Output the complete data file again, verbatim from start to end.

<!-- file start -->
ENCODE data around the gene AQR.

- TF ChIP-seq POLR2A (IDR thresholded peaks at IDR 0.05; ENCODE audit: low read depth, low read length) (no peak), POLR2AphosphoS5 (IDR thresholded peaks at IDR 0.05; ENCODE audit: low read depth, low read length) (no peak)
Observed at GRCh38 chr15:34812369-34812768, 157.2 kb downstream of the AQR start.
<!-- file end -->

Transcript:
ENCODE data around the gene AQR.

- TF ChIP-seq POLR2A (IDR thresholded peaks at IDR 0.05; ENCODE audit: low read depth, low read length) (no peak), POLR2AphosphoS5 (IDR thresholded peaks at IDR 0.05; ENCODE audit: low read depth, low read length) (no peak)
Observed at GRCh38 chr15:34812369-34812768, 157.2 kb downstream of the AQR start.